for the year, amid jitters about the global economy. Harold Evans on the lessons of the Great Depression, and why we shouldn’t cling to formal accountancy.
Do you know how to fix a flux capacitor? That’s the device that turned the DeLorean car into a time machine in the 1985 movie Back to the Future. It hurtled Michael J. Fox back 30 years to 1955. To return to his present day, his flux capacitor needed a providential shaft of lightning.
We’re trapped in a time machine now, heading back much further than Michael J. Fox—back to the ‘30s and on course to another Great Depression unless we get a shaft of lightning. That’s not going to come from the G-20 summit of leaders, despite the efforts of the more perceptive President Barack Obama; alas that the distorted shape of Congress’ $787 billion package gave stimulus a bad name.
The deficit hawks are back everywhere, sounding exactly like Herbert Hoover and the budget balancers who helped prolong the Great Depression. The common intuition then, as now with the Tea Partiers, is that unbalanced household budgets invite catastrophe, and so will unbalanced government budgets. Common sense can be wrong. Science is a journey of the unexpected. Those who cling to the homely metaphor of kitchen budgets are like beginners at skiing who find it hard to take the experts advice to lean away from the mountainside and into the void when making a turn to reduce speed. Every instinct screams at the novice to do the opposite, to hug the slope, and every ski slope is littered with the triumph of physics over psychology.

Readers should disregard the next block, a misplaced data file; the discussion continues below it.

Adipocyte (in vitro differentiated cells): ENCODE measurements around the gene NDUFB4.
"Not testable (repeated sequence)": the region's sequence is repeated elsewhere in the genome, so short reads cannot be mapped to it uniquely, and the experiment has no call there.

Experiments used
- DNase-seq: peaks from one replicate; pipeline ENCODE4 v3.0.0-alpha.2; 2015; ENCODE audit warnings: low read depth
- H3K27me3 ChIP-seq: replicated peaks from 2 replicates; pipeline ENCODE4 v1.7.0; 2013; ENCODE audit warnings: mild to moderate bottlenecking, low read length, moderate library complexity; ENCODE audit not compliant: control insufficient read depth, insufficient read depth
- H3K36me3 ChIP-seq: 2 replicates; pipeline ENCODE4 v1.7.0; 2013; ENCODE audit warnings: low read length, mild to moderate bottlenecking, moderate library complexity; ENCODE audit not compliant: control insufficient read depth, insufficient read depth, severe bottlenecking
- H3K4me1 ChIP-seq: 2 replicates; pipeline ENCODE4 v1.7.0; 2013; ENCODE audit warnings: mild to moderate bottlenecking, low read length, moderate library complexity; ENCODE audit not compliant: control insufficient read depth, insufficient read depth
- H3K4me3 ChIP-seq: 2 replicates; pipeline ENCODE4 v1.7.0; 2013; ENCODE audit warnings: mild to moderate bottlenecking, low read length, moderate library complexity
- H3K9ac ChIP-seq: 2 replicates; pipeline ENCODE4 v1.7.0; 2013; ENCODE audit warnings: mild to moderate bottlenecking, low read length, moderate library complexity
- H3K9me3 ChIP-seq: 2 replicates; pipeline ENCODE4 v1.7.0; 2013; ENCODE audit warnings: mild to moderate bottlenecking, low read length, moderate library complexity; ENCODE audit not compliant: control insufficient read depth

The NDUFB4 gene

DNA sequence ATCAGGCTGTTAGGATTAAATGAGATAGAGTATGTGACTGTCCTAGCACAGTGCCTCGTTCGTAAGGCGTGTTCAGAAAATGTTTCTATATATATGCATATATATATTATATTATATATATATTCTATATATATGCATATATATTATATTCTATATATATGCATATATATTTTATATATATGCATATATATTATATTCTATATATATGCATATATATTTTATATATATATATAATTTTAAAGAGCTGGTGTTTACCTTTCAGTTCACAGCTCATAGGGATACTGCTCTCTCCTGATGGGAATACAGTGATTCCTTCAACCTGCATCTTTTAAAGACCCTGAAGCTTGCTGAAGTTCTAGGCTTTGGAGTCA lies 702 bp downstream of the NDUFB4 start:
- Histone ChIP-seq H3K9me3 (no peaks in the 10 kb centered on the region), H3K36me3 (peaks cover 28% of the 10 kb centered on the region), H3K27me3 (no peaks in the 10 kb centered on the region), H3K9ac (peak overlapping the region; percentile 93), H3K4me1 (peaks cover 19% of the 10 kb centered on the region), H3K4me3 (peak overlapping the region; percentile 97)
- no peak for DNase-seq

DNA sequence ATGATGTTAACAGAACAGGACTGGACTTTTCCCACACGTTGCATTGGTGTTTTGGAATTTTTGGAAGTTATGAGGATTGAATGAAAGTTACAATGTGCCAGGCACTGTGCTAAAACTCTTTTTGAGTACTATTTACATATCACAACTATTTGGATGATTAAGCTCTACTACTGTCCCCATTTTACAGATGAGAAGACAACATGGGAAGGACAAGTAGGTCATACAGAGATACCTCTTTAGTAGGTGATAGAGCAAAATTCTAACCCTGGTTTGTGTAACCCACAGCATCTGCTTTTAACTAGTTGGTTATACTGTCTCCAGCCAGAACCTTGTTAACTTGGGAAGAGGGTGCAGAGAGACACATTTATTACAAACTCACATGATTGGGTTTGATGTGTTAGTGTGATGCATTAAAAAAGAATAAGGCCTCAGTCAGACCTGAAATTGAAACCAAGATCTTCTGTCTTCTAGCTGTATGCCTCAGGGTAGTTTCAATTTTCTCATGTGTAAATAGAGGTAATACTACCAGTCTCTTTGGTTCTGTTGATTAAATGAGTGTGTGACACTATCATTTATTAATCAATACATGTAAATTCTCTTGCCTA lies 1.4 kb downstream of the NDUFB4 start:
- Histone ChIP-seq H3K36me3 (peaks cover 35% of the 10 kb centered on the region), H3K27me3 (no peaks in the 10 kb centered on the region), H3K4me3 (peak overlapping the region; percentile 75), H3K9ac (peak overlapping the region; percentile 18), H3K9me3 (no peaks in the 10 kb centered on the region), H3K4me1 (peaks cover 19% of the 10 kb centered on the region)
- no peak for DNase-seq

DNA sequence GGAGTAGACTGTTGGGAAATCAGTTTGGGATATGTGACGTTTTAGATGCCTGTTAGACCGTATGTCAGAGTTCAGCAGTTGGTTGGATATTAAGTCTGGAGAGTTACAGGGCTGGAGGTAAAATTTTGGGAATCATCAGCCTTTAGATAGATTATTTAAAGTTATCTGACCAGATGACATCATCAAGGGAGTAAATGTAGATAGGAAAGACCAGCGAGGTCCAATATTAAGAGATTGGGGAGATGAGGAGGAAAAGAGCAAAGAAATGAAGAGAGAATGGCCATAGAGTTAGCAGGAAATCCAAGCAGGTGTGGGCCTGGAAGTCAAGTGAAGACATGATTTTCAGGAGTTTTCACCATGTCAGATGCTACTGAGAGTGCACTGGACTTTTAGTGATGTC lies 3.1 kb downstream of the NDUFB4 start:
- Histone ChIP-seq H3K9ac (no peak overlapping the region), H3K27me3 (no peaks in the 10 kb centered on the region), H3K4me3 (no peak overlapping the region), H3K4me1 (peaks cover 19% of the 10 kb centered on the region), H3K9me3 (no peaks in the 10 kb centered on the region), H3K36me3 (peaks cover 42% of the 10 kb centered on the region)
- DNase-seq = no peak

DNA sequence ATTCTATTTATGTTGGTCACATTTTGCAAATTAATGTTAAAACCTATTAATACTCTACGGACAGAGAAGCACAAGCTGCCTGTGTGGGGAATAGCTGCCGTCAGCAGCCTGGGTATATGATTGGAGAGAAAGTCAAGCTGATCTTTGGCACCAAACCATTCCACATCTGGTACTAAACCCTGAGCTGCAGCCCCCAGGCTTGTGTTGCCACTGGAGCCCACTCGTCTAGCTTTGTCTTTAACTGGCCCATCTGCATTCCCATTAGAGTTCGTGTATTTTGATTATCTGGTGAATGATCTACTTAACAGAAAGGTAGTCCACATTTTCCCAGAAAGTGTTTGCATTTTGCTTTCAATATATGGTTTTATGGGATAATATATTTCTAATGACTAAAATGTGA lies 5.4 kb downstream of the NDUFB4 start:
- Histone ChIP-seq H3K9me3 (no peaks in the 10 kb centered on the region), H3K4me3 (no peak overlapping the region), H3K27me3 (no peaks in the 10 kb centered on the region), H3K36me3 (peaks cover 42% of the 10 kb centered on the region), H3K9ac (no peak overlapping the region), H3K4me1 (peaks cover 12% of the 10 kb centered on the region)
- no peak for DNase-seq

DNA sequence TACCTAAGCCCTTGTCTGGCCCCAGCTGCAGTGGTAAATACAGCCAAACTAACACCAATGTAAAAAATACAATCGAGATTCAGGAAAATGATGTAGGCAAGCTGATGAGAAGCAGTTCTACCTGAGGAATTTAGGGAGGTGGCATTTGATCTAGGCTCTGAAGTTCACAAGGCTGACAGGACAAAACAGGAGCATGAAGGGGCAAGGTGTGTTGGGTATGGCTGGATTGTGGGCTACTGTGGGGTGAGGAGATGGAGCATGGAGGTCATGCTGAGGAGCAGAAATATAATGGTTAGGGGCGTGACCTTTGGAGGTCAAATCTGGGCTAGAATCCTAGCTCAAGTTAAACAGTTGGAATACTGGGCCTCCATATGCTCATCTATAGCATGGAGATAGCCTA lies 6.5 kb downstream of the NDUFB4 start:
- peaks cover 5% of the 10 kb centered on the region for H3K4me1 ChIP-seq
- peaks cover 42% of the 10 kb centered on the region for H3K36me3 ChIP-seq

The common intuition then, as now with the Tea Partiers, is that unbalanced household budgets invite catastrophe, and so will unbalanced government budgets. Common sense can be wrong.
If you think the 2007-2010 recession and stubbornly high unemployment are grim, wait till you see the effects of the new austerity wished upon the world by the deficit hawks. Just look at the devastating and irrecoverable loss of wealth Ireland has suffered from 2007 on, outlined by Liz Alderman reporting from Dublin.
Instead of paying unemployment money to the millions out of work here and there, let’s get something for our money: massive retraining, a halfway decent railway system, broadband across the nation, crumbling water and sewage systems restored, an efficient National Grid, airline terminals as good as what we used to call the Third World’s, and so on. Do your own list. Getting America going again doesn’t by any means have to be by direct government employment, with all the bureaucratic obstructions. Much could be achieved by tax cuts, especially for small businesses.
The revenues from making and doing things would flow to government, reducing debt to GDP ratios faster and more to our benefit that the meat axe brigade will achieve.